I awoke at five in the morning on Friday to take a slab of meat the size of a newborn out of the refrigerator. I went back to bed for one hour. There was a time when an hour like that would be lost to the stresses of the upcoming day. This time I fell back asleep and had frantic dreams about some of my favorite men who have been known to smoke a brisket or two. In my dream I was having a family BBQ and alongside our smoker, my uncle Harry had parked his big smoker. And, then my dad pulled up looking five minutes fresh from deer camp, ready to start cooking. In the dream, Pitts had already built the fire for me. I awoke again at six to find Pitts snoozing happily right beside me, and the fire was mine to start. I far prefer having dreams about getting started on a brisket to that dream where I forgot to answer discovery in a timely fashion, or the one where I show up to court and can’t speak.
For me, six is a strange time to be starting a fire. I am not on a cattle drive. I am not camping. And, I don’t own a BBQ joint. Those seem like reasonable excuses to start a fire at the crack of dawn. No, I’m nobody, and I’m in the middle of Dallas, and I’ve simply found myself temporarily obsessed by the art of smoke.
And, I’m not great at it. I’m not awful at it. But, who are we kidding here? This morning I started Smoked Brisket II. Last week, I stunned myself with a perfectly edible, if not award winning, Smoked Brisket I. Like any pursuit that one tries to learn by repetition I am already learning a lot…I’m already forming a lot of questions and thoughts on the program.
[Is this much smoke escaping from my cooker a problem with the cooker, a problem with a novice adjusting temperatures to quickly, neither, or both? This is on my list of things to figure out. But it makes for a pretty picture, regardless.]
1. Do BBQ experts obsess about species of beef cattle the way dairy farmers do? They must. Jersey’s produce higher butterfat. Huge Holsteins produce more milk overall. Am I supposed to be able to go up to a butcher and say, “I want Angus, and I want it trimmed just so, and it should have been from a happy, grass fed cow named something like Sam.”? This is not a conversation I’m hearing at the butcher counter and both of the two briskets I have procured so far have come out of plastic vacuum-sealed bags, pretty much lowering the “stump the butcher” questions. It leaves me wondering where the really great pit masters get their meat. Or, in the process of smoking meat for 12 hours and up, do you cook your way past the nuances of the starting product? I have no bloody idea. But, I think not. I think it matters. I think I need to learn the differences between prime, choice and select. I think I need to really understand what those words mean even thought they all sound quite positive. I do not think it is a matter of good, better, and best. I think it is a matter of no, maybe, and definitely. And I think 12 hours of my time is worth a few extra dollars. Back in the days when I had the privilege to watch cattle moseying about on grass outside of Wichita Falls, I recall my dad using the names Charolais, Angus, Brangus, and Hereford. Now I’m wishing I had paid just a bit more attention.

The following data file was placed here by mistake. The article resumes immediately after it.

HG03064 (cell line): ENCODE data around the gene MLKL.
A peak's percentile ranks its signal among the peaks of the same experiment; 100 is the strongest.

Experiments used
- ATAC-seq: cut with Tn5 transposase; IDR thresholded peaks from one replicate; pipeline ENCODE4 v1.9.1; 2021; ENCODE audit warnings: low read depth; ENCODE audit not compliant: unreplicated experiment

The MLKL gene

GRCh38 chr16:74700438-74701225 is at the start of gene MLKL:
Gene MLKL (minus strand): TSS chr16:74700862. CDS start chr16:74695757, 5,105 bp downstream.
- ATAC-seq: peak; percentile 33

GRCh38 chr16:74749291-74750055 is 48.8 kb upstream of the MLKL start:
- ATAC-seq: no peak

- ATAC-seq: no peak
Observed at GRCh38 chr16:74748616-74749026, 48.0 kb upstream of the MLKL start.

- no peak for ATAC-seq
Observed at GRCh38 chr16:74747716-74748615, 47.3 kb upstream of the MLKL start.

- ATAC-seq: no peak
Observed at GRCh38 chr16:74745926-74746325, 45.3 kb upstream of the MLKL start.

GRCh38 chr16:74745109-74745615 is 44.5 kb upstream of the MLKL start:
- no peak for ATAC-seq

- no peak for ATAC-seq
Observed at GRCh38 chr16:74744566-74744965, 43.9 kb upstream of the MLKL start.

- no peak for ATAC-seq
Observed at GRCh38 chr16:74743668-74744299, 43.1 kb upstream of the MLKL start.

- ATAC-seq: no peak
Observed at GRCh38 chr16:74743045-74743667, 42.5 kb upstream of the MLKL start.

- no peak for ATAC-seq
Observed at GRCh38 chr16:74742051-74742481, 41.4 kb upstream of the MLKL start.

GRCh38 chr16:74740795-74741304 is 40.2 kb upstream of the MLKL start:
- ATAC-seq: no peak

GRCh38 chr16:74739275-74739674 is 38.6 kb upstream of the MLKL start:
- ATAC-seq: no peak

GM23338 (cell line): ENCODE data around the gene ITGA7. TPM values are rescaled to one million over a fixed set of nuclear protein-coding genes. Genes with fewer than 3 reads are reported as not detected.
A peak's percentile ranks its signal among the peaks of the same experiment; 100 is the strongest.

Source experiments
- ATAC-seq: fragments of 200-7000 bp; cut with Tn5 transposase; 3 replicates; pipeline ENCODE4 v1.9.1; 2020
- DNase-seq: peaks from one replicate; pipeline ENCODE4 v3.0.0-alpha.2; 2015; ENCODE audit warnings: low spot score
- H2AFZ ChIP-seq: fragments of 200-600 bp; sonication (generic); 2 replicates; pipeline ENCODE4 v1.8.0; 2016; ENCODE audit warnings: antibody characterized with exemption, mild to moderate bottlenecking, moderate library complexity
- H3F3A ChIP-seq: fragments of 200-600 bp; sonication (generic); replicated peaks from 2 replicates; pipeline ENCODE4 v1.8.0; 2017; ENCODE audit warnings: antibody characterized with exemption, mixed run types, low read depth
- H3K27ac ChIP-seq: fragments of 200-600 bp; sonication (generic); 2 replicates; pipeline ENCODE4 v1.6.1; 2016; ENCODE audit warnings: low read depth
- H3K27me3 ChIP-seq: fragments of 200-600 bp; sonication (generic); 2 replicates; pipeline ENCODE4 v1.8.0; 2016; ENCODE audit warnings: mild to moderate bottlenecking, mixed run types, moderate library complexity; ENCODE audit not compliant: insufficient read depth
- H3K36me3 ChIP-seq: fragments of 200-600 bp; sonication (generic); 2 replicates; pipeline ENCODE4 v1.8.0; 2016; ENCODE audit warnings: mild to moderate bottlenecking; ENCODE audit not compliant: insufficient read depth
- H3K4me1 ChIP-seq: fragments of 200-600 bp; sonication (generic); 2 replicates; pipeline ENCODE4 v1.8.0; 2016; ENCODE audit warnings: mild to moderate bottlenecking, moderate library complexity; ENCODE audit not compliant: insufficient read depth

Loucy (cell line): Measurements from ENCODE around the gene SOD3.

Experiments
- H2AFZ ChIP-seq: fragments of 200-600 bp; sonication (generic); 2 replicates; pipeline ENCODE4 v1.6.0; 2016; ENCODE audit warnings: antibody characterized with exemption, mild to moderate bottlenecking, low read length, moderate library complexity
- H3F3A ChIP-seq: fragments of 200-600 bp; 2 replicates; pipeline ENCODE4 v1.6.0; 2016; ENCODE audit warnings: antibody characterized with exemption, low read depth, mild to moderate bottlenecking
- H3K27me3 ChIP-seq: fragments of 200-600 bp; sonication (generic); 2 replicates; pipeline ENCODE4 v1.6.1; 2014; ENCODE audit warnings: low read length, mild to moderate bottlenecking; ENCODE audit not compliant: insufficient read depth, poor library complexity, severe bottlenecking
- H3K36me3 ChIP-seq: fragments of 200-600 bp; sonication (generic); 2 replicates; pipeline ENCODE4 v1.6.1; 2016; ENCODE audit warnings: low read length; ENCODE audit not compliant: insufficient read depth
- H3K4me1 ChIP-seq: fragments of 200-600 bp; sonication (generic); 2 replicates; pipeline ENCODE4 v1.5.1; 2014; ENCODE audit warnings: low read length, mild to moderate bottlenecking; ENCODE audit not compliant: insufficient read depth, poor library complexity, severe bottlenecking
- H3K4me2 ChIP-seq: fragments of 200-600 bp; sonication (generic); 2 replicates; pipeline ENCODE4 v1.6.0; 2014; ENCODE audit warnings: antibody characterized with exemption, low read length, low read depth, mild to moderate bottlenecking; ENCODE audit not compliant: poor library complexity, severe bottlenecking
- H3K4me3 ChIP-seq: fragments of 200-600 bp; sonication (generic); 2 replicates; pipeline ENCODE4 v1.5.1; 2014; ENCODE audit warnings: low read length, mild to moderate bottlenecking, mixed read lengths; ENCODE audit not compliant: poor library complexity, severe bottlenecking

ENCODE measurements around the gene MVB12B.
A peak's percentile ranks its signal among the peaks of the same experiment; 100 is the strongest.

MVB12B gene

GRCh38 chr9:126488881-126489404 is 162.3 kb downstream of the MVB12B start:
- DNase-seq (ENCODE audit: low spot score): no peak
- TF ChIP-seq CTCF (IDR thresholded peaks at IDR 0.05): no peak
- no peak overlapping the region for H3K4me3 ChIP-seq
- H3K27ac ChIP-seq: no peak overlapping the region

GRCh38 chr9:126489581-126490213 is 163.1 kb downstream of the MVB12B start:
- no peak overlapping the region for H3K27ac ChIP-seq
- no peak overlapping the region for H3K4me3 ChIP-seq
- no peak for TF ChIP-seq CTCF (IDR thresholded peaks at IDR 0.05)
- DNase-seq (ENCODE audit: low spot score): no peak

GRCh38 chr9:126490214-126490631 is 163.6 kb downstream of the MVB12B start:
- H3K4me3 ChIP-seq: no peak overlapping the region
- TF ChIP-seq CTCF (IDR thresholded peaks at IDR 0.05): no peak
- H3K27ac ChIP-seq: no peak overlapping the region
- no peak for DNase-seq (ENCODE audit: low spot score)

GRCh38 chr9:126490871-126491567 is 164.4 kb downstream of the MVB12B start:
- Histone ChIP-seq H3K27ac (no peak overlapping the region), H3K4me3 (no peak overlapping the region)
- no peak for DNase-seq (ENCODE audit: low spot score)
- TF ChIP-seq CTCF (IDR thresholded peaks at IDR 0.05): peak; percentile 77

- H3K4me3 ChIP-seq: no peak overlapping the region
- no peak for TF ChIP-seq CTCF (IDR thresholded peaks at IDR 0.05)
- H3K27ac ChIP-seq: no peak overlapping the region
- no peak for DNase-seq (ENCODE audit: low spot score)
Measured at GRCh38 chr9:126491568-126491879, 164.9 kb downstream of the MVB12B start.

2. If I’m not careful I could lose a limb, or at least a digit or two. I really need to learn how to work an axe. My husband has these wonderful axes. And he looks like he was born whacking off little chips of wood for kindling or taking a swing and splitting a log. I pick the thing up and glance it off the side of the log instead of getting any purchase on the little bit I want to shave off and it suddenly occurs to me that this is not Looney Tunes and a moron with an axe is a moron with a major injury. I will need to ask for a lesson on proper use of the Gränsfors Bruks axes.
3. As is the case with “mom brisket” made in the oven, smoking meats is all about time, and it isn’t done until it is done. When cooking these big hunks of meat in the oven I’ve become ever aware of the concept of “geletanization” or that magical time when the meat has cooked long enough (and to such a temperature) that the collagen in the meat begins to turn into gelatin. This is where brisket goes from shoe leather to tender. I suppose that this is where I need to end up on the smoker too, but on Brisket I, impatience at 10-1/2 hours caused me to take the beef out just a spot prematurely. I bet I was a mere 30 minute to an hour away from a markedly better result. Though, I must say…it was pretty darned good for a rookie. So, with so much advice swirling around about temperatures and times and methods, what is a person to do? I aim to find out. So far, my rule is that there are no rules and I get to do this however I damn well please. What do you think about them apples? There are a lot of folks who think there is only one way to do this, and the funny part is that it is always THEIR way.
4. After consuming a lot of information I am taking a reductionist approach. Simple. Simple. Simple. I started off with grand notions about rubs and mops and spray bottles and what have you. I reduced it to the following until I get my sea legs: 1) take the meat out of the fridge an hour early to start coming to room temperature; 2) Rub: 3 tablespoons kosher salt, 2 tablespoons black pepper and 1 tablespoon chili powder; 3) try to hold the heat at around 250 degrees; 4) don’t open the lid until 12 hours have passed; and 5) cook until fork tender.